Vestas to Close Three U.S. Research Centersby Erik Siemers
Sustainable Business Oregon, October 31, 2012
Wind turbine-maker Vestas on Wednesday said it will close its three primary research and development operations in the U.S. by the end of the second quarter, resulting in the loss of 85 jobs.
The Danish company, which keeps its North American sales and service division in Portland, had previously announced the pending closure of its R&D operations in Houston and Marlborough, Mass. This week's announcement adds its research facility in Louisville, Colo., to the list.
All three offices will close within the next three to six months, resulting in a job reduction of 85 people.
The closures are part of Vestas' effort to reduce costs by simplifying its global research and development operations.
The company has already closed R&D centers in China, Denmark and Singapore. Combined, the company has shed about 20 percent of its research and development jobs this year. It still maintains research functions in six other locations across the globe that design and develop new products.
The company's Portland office -- which has shrunk from around 400 employees at the start of the year to around 300 today -- includes several dozen employees whose jobs include research functions, though their positions aren't affected by the restructuring.
Wednesday's news is the latest move in the company's shrinking U.S. presence.
The wind energy industry is struggling globally, but in the U.S. in particular the issue centers on the uncertain status of the federal Production Tax Credit program, which is set to expire at the end of the year.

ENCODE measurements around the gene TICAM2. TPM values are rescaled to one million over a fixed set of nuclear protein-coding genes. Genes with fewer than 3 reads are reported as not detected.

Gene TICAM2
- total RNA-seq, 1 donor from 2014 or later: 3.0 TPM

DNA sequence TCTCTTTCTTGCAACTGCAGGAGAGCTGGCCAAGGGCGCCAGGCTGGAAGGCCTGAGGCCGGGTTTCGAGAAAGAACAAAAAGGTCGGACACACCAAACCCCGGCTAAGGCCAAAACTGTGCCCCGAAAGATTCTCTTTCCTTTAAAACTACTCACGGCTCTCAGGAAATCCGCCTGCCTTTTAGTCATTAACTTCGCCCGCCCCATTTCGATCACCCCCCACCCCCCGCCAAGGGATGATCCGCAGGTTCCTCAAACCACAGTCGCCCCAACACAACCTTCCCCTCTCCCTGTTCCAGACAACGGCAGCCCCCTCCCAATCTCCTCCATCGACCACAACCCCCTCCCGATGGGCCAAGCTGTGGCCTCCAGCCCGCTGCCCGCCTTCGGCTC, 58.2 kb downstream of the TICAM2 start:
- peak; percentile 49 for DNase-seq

The program offers an income tax credit of 2.2 cents per kilowatt hour of energy produced from utility scale wind turbines.
That subsidy is viewed by advocates as a critical tool to helping make wind cost-competitive with other energy sources. But the program's political opponents -- which include Republican presidential nominee Mitt Romney -- view the tax credit as an unnecessary hand out to support a technology that can't stand on its own in the marketplace.
The tenuous nature of the tax credit has made it difficult for wind farm developers to plan for new projects beyond this year, vastly shrinking the size of Vestas' market opportunity in the U.S.
Data from Navigant Consulting that's quoted frequently by the American Wind Energy Association forecasts that as many 37,000 jobs could be lost by the first quarter of next year if the tax credit isn't extended.
The Senate Finance Committee tucked a one-year extension of the tax credit into a broader tax extender bill back in August, but the issue isn't expected to be resolved until sometime after Tuesday's elections.
Earlier this week, Jon Chase, Vestas' vice president of government relations in Washington, D.C., issued a statement to the Business Journal saying the company believes the U.S. wind energy market will grow regardless of Tuesday's election outcome.
Earlier this month Vestas announced plans to llayoff close to 300 people at two of its Colorado manufacturing plants. That followed the 130 Colorado layoffs the company announced in August.
Vestas employs 2,600 across the U.S. and Canada.
"We believe Congress will extend the Production Tax Credit by the end of this year because it has strong bipartisan support," Chase said. "The continued development of wind as part of a national energy strategy will lower consumer electricity costs, provide economic growth in local economies, and support American manufacturing jobs."
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